The U.S. Department of Commerce teed up new duties on imports of steel wire rod from five close allies Tuesday after finding they had benefited from unfair trade and pricing tactics, wrapping up one of the largest trade remedy probes in recent memory.
BP, Chevron, ConocoPhillips, Exxon and Royal Dutch Shell on Tuesday urged a California federal judge to nix Oakland's and San Francisco's suits to hold the oil giants liable for climate change-related infrastructure damage, saying climate change is not an issue that belongs in a courtroom.
Several utility and transmission groups on Monday asked the Federal Energy Regulatory Commission to reconsider a rule it finalized last month that removes barriers for energy storage providers to participate in regional wholesale energy markets, saying it infringes on state authority.
The Oglala Sioux Tribe insisted Tuesday in oral arguments at the D.C. Circuit that a uranium mining license under review by the Nuclear Regulatory Commission also can be challenged at the appeals court because the license remains “effective” and in place during the review.
Public finance tax lawyers have begun to see an indirect effect of the Tax Cuts and Jobs Act — the triggering of automatic bank rate adjustments resulting from the drop in the corporate tax rate. Though many banks have been willing to forgo or reduce interest rate increases that would otherwise occur under loan documents, obligors should know that this seeming benefit can have significant tax consequences, says Robert Eidnier of Sq... (continued)
Multiple courts have held that discoverable material from negotiations with a litigation funder, when executed properly, can be attorney work product and immune from disclosure in the later litigation. The recent Acceleration Bay decision is indicative of what happens when difficult facts conflict with best practices, says Eric Robinson of Stevens & Lee PC.
Legal leaders who want to meet their clients' expanding expectations should start moving their documents to future-ready document management solutions now if they want to stay competitive in the next few years, says Dan Puterbaugh of Adobe Systems Inc.
In this series, former EPA general counsels and agency members discuss some of the most significant recent developments at the U.S. Environmental Protection Agency and what they mean for the future of U.S. environmental law.
Earlier this month, the Trump administration released its long-awaited infrastructure plan. The plan is generally supportive of public-private partnerships, and includes a number of specific elements that would benefit the U.S. P3 market. But it does not demonstrate where Congress will find the revenues to authorize the planned spending, say Lance Brasher and Joshua Nickerson of Skadden Arps Slate Meagher & Flom LLP.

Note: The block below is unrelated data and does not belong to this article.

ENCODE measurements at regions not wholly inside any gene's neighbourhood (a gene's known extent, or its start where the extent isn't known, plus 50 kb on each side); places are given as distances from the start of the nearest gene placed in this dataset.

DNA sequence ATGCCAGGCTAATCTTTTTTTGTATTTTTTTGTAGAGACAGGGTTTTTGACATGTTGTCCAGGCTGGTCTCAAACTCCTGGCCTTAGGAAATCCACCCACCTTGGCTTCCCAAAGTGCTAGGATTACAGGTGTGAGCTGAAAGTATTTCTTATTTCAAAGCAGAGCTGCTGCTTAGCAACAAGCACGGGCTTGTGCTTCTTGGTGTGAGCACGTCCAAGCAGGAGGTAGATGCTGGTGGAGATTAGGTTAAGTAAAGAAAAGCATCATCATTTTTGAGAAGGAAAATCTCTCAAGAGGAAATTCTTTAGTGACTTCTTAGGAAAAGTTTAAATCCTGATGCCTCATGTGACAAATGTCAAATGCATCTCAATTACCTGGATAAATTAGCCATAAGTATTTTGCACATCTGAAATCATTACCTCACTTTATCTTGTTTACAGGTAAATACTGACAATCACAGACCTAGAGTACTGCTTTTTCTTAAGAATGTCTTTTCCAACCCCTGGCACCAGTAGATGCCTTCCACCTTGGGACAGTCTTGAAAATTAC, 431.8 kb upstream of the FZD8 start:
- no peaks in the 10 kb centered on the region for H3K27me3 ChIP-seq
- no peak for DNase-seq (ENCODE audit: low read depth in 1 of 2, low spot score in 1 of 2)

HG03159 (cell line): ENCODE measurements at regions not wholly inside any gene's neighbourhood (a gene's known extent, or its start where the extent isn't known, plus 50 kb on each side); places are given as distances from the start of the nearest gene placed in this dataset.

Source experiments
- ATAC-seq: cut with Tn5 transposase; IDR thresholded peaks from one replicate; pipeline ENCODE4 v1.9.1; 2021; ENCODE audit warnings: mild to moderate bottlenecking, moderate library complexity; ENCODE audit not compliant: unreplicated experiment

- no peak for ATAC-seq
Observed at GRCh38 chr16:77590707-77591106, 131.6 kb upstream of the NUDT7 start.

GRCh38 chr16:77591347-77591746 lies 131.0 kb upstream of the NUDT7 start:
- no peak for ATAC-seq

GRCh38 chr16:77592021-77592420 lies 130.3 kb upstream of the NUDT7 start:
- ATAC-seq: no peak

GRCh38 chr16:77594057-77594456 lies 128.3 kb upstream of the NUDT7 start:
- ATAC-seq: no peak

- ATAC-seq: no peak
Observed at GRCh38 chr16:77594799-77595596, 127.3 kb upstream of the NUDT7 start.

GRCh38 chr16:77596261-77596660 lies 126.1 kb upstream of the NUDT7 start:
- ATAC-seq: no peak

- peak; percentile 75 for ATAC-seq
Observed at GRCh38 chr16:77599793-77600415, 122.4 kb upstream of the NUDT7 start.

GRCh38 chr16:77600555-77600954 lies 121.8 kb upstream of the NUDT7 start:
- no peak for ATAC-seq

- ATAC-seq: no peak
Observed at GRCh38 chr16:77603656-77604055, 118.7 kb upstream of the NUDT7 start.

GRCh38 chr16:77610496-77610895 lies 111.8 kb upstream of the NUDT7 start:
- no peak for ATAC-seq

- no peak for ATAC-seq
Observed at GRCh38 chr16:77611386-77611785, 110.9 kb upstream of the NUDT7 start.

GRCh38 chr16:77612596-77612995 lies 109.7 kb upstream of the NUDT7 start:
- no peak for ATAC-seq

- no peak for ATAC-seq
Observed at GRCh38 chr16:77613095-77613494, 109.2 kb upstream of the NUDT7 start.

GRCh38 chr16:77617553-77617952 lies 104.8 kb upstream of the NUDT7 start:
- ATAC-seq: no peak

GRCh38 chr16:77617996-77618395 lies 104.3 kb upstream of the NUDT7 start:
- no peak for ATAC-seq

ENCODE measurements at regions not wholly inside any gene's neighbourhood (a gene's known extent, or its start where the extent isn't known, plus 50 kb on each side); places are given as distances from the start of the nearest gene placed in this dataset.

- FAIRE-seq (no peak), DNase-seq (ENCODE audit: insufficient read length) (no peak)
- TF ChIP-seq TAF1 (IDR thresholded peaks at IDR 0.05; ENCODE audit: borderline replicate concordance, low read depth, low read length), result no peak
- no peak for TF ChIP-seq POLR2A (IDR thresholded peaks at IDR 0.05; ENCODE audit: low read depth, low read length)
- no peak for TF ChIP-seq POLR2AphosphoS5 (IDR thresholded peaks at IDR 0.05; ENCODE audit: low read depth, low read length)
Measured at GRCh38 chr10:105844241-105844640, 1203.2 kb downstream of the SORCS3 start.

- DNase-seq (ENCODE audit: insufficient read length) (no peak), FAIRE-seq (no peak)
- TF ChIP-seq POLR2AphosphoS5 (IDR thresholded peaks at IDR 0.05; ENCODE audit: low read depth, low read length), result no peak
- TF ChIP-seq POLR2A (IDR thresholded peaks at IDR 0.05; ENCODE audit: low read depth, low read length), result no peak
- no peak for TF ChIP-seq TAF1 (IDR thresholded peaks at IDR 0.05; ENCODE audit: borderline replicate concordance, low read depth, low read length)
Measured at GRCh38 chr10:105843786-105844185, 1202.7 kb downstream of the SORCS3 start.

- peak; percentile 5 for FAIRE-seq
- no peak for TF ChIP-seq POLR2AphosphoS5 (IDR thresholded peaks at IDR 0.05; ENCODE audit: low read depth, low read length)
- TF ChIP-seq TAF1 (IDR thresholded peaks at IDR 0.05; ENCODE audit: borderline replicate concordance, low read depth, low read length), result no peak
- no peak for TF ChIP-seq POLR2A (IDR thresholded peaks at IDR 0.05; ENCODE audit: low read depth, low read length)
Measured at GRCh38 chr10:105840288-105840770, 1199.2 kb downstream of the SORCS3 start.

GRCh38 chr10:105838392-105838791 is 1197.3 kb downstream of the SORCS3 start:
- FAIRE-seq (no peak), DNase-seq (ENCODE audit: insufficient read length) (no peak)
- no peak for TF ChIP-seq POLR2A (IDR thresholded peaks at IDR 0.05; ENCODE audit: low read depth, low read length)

With the Ninth Circuit's recent decision in Hawaii Wildlife Fund v. County of Maui, environmentalists have scored a victory under the Clean Water Act that may cause a widespread re-evaluation of permitting status and engender a wave of citizen suits, says Bernadette Rappold of Greenberg Traurig LLP.
The U.S. Environmental Protection Agency’s enforcement machine does not turn on a dime, and a year of enforcement data does not establish a trend. While the first 12 months may not have cemented a new approach to enforcement and compliance, year two is as good a time as any to offer a few first impressions, says Wayne D'Angelo, former director of strategic planning and advance at the EPA and a partner at Kelley Drye & Warren LLP.
The Tax Cuts and Jobs Act created a program to direct much-needed capital to low-income communities by providing significant tax benefits to investors who use qualified opportunity funds. States, which can nominate communities for designation as qualified opportunity zones until March 21, are seeking input from stakeholders, and all need to act quickly, say Jones Walker LLP partners Aileen Thomas and Jonathan Katz.
The U.S. Department of Justice's 2017 memo ending the previous administration's common practice of paying various nongovernmental, third parties as a condition of settlement with the U.S. is an important change of course that will meaningfully impact the contours of future judicial civil consent judgments with the U.S. Environmental Protection Agency, says Raymond Ludwiszewski, former EPA general counsel and partner at Gibson Dunn & Crutcher LLP.
The U.S. Environmental Protection Agency’s 2017 "sue and settle” directive embraces a nascent process to post online notices of intent to sue, complaints and petitions for review. For some this is sufficient for planning purposes and strategic undertakings, but for others it provides interesting opportunities, says Avi Garbow, former EPA general counsel and partner at Gibson Dunn & Crutcher LLP.